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Rushes: 21st Century's 25 Greatest Actors, Coppola's "The Godfather, Coda," Anthology Turns 50

This week’s essential news, articles, sounds, videos and more from the film world.
Notebook
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NEWS
  • The cover for the new issue of Cahiers du Cinema is a patchwork tribute to the erratic year of 2020. Frederick Wiseman's City Hall also tops the Cahiers list of this year's top ten films.
  • Actress and screenwriter Daria Nicolodi, best known for co-writing Dario Argento's Suspiria and appearing in a number of Argento's Giallo classics like Deep Red and Inferno, has died.
RECOMMENDED VIEWING
  • Anthology Film Archives is celebrating its 50th anniversary with a showcase of video tributes from a wide range of artists, filmmakers, and scholars, including Bette Gordon, Abel Ferrara, Nathaniel Dorsky, and Michael Snow. They've also made available a free recreation of their inaugural program from November 30, 1970, featuring films by Georges Méliès, Joseph Cornell, Jerome Hill and Harry Smith.
  • The curators of the Museum of Modern Art and the Berlinale have teamed up to present a special series celebrating the Forum's 50th birthday. The series will stream from December 14 to 20, and will include films by Med Hondo, Chris Marker, and Sarah Maldoror.
RECOMMENDED READING
Above: Francis Ford Coppola by Mark Mahaney for the New York Times.
  • In a new profile for the New York Times, Francis Ford Coppola explains how exactly he got "pulled back in" to make The Godfather Coda, and the risk that this new edit faces against the original chapter's "checkered reputation" among fans.
  • New York Times critics A.O. Scott and Manohla Dargis have compiled a list of the 25 greatest actors and actresses of the 21st century (so far), deemed a "golden age of acting." The eclectic roster features Denzel Washington, Song Kang-ho, Zhao Tao, Keanu Reeves, Isabelle Huppert, and Mahershala Ali.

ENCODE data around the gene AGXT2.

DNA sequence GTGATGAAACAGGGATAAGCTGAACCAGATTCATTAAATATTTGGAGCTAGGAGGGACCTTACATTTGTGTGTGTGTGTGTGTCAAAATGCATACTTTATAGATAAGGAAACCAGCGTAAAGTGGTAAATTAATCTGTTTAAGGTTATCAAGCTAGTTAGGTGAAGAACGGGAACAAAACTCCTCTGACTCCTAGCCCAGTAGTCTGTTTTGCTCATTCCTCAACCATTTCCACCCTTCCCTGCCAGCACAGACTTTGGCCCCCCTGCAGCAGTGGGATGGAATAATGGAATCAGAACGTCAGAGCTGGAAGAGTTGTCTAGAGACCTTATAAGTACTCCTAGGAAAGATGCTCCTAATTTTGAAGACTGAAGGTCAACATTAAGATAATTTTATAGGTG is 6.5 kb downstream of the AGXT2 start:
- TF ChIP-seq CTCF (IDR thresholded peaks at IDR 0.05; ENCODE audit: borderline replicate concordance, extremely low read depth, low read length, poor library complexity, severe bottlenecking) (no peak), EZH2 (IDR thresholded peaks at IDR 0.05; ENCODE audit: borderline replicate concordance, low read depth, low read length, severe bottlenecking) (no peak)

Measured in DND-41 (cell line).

• As Steve McQueen's BBC anthology film Small Axe reignites a debate regarding cinema and television (or, rather, cinema-as-television), we're revisiting Reverse Shot's symposium "Home Theater," a collection of essays that juxtaposes a single episode of television with a corresponding film.
  • Mayukh Sen's tribute to the late actor Soumitra Chatterjee for Criterion delves into Chatterjee's legacy in Bengali-language arthouse cinema, including Satyajit Ray's Charulata and The Home and the World.
  • Ahead of Wong Kar-wai's retrospective at the Film Society of Lincoln Center, Lidija Haas of The New Republic uncovers the "upheavals of Hong Kong’s history" lying just beneath the surface of his films.
RECENTLY ON THE NOTEBOOK
  • The first in a developing series, Amos Levin's new video essay explores how paintings directly influence color schemes in the films of Éric Rohmer.
  • In an interview with Demi Kampakis, Garrett Bradley discusses her film Time and its use of music, navigating the universality of her subject, and visualizing absence.
  • For his Forgotten by Fox series, David Cairns reappraises The Secret Life of an American Wife, in which a neglected housewife masquerades as a hooker to seduce the world's most desirable man.
  • The latest Poster of the Week features Yorgos Lanthimos' poster designer Vasilis Marmatakis, who selects his favorite posters of all time. Lanthimos' Nimic, for which Marmatakis designed the poster, is exclusively showing on MUBI in the Luminaries series.
EXTRAS
  • As if this year wasn't uncanny enough, a mysterious "monolith" suddenly appeared, then disappeared, in Utah. A second one has also turned up in Romania.

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RushesNewsNewsletterVideosTrailersDaria NicolodiFrancis Ford CoppolaSteve McQueenWong Kar-wai
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